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SeanHanson January 27th, 2014 02:11 PM

Cat Has Bumps & Scabs On Face, Neck, Head
I have a 10 year old male cat who has been missing his right hind leg since he was 3 months old. His name is Hoppy (of course) and he is the light of my life. He has always had trouble with itchiness on the right side of his face and neck because he can’t reach it to scratch there, due to his missing hind leg.

However, in the past few months, large bumps have started developing in the same areas (right side of his face and neck). These bumps typically scab over very quickly and the scabs rub off very easily (just by rubbing my hand along his skin). After the scabs come off, the skin below is very bright red. In the past few weeks, large bumps (followed by scabs and red skin) have also begun appearing on his face and on the top of his head. These new bumps are getting closer and closer to his eyes, which is really scaring me.

INDOOR/OUTDOOR: he was primarily an outdoor cat until about 2 months ago when my other cat died, and he freaked out and moved indoors. He rarely ventures outside anymore, and when he does he just goes on the cement porch for a few seconds and then runs back indoors…so I would say he is an indoor cat. There is another cat living here who DOES go outside regularly, and he shares a bed with Hoppy (it’s a very large bed).

FOOD: We typically feed him Friskies and 9 Lives wet food, as well as Iam’s dry food (which I switched to about a month ago from Cat Chow brand). There is plenty of fresh water available to him at all times.

FLEAS/TICKS/BATHING: in an effort to rule these out as a cause, we put a (rather expensive) flea collar on him a few weeks ago. Not only did it not help, but bumps are continuing to appear…even directly below the flea collar. I also flea comb him regularly, and have not noticed any fleas or ticks on him. I also have started bathing him and using “Sentry PurrScriptions Plus Flea & Tick Shampoo” which is supposed to kill fleas, ticks, and flea eggs. Typically following a bathing, there is relief of the itching, and the bumps seem to go away for a while, but a few days later they always come back.

BEDDING: I wash the blankets on his bed regularly

TO RECAP: Large bumps that scab over and fall off easily appearing ONLY ON THE AREAS WHERE HE CANNOT SCRATCH. Again, he has NO BUMPS OR SCABS on the left side of his neck or face, or anywhere else on his body. And again...there is NO EVIDENCE WHATSOEVER OF FLEAS OR TICKS.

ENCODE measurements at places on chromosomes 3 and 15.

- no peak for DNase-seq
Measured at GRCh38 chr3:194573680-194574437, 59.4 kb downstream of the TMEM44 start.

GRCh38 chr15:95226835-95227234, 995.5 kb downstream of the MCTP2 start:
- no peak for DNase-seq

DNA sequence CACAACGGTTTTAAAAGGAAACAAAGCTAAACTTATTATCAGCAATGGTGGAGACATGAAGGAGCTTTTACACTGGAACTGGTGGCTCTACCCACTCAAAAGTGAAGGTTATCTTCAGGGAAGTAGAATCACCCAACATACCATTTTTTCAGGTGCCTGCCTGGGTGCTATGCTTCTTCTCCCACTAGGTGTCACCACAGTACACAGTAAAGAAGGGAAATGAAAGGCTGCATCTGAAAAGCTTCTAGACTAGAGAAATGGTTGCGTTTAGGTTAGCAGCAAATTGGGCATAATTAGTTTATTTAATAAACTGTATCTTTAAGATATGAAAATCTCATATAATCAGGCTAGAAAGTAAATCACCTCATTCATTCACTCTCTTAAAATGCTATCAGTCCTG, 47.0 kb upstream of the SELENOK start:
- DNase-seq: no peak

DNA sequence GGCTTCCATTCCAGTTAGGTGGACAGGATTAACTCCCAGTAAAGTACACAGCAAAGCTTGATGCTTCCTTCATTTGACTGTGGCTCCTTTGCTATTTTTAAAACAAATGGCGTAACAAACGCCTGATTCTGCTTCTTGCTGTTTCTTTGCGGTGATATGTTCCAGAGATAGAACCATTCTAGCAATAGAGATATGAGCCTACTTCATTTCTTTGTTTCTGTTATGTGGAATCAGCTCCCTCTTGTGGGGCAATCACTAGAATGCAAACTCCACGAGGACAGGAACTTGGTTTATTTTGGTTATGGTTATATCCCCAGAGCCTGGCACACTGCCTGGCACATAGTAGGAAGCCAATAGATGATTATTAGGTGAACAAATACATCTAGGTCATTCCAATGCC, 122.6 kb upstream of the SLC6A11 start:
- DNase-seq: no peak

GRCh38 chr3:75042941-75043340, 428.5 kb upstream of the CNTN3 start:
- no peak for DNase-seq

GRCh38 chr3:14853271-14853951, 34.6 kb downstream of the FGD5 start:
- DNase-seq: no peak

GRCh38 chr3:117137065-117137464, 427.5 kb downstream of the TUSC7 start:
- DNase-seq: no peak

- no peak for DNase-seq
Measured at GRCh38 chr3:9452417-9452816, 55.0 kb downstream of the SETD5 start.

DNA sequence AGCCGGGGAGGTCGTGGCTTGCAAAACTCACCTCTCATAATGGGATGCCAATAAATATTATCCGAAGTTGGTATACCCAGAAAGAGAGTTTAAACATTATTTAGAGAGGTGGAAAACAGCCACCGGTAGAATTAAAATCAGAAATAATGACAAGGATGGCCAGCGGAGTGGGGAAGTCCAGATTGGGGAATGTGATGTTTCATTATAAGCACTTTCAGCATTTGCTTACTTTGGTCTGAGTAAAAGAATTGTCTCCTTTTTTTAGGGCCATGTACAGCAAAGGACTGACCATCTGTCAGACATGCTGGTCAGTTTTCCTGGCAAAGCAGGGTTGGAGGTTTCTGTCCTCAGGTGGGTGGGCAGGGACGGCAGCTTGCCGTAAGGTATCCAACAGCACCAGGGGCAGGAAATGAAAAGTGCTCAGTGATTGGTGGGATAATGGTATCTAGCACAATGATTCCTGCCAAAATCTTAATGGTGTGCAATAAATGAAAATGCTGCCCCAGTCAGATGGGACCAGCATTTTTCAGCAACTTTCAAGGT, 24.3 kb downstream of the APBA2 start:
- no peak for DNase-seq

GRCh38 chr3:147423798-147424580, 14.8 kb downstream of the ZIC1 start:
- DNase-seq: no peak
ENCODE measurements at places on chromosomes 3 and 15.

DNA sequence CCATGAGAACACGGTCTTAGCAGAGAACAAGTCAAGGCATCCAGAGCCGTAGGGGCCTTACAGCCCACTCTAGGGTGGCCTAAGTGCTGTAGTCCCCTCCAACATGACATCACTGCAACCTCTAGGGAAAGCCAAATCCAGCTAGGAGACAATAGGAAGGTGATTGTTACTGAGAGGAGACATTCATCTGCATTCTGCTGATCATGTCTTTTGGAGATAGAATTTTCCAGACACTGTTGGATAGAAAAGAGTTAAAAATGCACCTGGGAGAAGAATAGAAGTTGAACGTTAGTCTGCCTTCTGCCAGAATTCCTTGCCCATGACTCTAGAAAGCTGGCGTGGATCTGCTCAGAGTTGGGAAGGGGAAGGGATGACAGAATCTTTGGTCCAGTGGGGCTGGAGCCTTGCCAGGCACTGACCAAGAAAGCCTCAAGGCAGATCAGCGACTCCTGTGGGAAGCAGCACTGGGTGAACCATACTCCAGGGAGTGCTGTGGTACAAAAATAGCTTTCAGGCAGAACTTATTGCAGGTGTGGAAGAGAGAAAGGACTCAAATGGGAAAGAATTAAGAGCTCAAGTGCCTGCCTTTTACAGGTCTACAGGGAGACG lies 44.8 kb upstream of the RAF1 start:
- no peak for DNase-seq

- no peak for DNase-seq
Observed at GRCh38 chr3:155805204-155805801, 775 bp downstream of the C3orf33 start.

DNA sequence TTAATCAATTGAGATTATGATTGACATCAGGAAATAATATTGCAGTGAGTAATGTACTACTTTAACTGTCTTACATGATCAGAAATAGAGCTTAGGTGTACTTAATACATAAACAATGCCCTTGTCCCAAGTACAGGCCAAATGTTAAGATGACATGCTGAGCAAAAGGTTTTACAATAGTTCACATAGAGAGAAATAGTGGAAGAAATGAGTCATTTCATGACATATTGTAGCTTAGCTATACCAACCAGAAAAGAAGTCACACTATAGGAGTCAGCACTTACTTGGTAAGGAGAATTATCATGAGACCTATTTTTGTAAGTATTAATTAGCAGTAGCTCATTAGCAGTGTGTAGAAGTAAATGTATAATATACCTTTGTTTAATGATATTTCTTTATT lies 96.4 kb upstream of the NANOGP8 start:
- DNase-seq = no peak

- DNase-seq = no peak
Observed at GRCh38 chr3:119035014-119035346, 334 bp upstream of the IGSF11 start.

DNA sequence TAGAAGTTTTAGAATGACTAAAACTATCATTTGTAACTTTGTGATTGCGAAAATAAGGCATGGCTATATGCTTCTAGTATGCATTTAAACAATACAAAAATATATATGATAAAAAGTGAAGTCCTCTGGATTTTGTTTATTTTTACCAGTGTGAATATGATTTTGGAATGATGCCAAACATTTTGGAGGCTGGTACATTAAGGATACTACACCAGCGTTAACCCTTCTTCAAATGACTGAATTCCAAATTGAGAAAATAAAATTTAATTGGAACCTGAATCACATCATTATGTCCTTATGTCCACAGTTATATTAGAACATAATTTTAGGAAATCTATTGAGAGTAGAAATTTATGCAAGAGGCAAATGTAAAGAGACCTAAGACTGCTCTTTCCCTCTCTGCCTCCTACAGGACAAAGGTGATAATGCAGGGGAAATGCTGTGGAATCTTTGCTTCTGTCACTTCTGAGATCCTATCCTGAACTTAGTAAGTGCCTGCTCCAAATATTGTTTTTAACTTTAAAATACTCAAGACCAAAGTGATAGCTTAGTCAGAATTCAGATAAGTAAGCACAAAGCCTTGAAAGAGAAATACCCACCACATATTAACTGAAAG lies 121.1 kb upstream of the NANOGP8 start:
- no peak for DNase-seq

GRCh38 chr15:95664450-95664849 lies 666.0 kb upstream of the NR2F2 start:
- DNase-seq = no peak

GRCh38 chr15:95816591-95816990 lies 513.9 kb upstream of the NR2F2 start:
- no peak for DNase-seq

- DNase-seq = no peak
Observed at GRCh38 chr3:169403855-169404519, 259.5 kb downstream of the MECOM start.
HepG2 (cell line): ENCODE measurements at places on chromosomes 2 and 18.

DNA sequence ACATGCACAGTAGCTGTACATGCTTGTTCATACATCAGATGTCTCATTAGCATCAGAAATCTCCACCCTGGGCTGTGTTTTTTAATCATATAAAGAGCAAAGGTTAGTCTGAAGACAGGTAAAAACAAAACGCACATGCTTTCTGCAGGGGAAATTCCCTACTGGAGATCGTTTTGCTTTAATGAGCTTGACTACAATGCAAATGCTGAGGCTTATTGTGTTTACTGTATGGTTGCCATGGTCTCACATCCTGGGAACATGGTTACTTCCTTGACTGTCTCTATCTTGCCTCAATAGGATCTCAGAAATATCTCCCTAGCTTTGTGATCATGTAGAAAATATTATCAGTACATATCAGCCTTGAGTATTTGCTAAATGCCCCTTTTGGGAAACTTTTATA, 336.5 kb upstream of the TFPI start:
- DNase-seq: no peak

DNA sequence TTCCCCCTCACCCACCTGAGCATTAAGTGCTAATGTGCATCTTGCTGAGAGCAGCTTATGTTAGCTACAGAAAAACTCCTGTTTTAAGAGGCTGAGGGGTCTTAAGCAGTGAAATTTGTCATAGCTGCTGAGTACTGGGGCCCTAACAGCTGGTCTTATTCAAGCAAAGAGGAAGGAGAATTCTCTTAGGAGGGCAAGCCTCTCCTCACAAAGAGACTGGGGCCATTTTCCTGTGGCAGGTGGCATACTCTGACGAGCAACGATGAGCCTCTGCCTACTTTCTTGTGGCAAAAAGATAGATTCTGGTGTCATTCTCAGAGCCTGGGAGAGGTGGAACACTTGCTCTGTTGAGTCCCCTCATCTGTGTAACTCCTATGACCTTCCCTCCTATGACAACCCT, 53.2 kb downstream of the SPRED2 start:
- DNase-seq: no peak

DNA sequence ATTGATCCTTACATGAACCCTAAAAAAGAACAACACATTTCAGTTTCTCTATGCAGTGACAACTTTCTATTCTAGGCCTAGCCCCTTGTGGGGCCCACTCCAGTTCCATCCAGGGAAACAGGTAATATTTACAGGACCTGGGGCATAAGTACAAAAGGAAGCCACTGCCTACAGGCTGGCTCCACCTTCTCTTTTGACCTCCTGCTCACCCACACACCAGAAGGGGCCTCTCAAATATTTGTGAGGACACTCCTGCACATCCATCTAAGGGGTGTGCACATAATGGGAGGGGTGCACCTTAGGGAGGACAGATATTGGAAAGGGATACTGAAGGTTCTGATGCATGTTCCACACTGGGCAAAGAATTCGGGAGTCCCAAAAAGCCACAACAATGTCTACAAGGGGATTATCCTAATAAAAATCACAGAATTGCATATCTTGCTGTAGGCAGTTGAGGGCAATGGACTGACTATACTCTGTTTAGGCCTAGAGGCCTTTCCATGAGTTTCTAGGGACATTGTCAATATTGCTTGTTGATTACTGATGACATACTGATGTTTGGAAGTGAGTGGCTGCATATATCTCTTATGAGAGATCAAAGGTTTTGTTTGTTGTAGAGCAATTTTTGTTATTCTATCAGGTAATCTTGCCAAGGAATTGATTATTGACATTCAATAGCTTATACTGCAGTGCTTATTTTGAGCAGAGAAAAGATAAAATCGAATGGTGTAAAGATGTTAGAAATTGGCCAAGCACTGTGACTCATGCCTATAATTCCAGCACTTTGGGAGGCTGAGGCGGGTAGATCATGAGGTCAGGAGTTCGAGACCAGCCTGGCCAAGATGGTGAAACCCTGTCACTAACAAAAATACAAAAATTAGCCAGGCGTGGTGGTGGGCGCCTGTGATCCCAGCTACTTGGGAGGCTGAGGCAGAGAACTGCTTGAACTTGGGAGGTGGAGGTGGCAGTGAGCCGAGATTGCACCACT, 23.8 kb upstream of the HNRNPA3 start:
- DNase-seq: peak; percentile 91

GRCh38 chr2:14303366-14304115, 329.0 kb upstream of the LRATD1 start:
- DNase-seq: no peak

HERE’S THE RUB: I don’t make much money and cannot afford to take him to a vet, especially since I can imagine that they are going to want to do blood tests, skin scrapes, etc, which typically cost well over a hundred dollars per test. Can anyone help poor Hoppy???

marko January 27th, 2014 02:39 PM

Hi Sean,

Welcome to the forum.

A picture would be so helpful in case it rings a bell for someone.
Any chance you could post one?

Koteburo January 28th, 2014 11:15 AM

It could be from food allergies to a skin infection. Bumps and scabs...
Hmm... Poor little guy :( Would you be so kind to post a pic? That could help.

sugarcatmom January 28th, 2014 04:45 PM

[QUOTE=SeanHanson;1064334]FOOD: We typically feed him Friskies and 9 Lives wet food, as well as Iam’s dry food [/quote]

Any possibility that you could try feeding him a better quality food, preferably with a novel protein source and no grains (and preferably wet only, no kibble)? More info on that: [url][/url]

Food allergies account for 57% of the causes of itching and scratching in cats

[B]Common food culprits[/B]

Several studies have shown that some ingredients are more likely to cause food allergies than others. [COLOR="Red"]In cats, the most common offenders are beef, lamb, seafood, corn, soy, dairy products and wheat gluten.[/COLOR] As you may have noticed, the most common offenders are the most common ingredients in both cat and dog foods. This correlation is not a coincidence. While some proteins might be slightly more antigenic than others, many proteins are similar in form and the incidence of allergic reactions are probably associated with the amount of exposure.[/INDENT][/QUOTE]

[QUOTE=SeanHanson;1064334]FLEAS/TICKS/BATHING: in an effort to rule these out as a cause, we put a (rather expensive) flea collar on him a few weeks ago. [/quote]

Hopefully you've removed the flea collar by now. These are actually quite toxic and not an effective method of flea control: [url][/url]

[QUOTE][INDENT]A report by the Natural Resources Defense Council (NRDC), "Poison on Pets II: Toxic Chemicals in Flea and Tick Collars," found that many over-the-counter insect control products for pets, even when used as instructed, can cause "serious health consequences to pets and humans." Many of these products include organophosphate (OP) compounds, which have been used for insect control for decades and are known to have toxic effects. Most immediate health problems come from not using these products properly, but there is some evidence that more insidious health problems may arise from chronic exposure. Many pet store flea and tick products contain more than one active ingredient and some of these products cause problems when used together.

In its review, the NRDC found that dangerously high levels of pesticide residue can remain on a dog or cat's fur for weeks after a flea collar is put on the animal. The NRDC also found that residues from two pesticides used in flea collars – tetrachlorvinphos and propoxur – were high enough to pose a risk to children and adults who play with their pets.[/INDENT][/QUOTE]

[QUOTE=SeanHanson;1064334]BEDDING: I wash the blankets on his bed regularly[/quote]

What do you wash them with? It's possible that he also has a contact allergy to the detergent.

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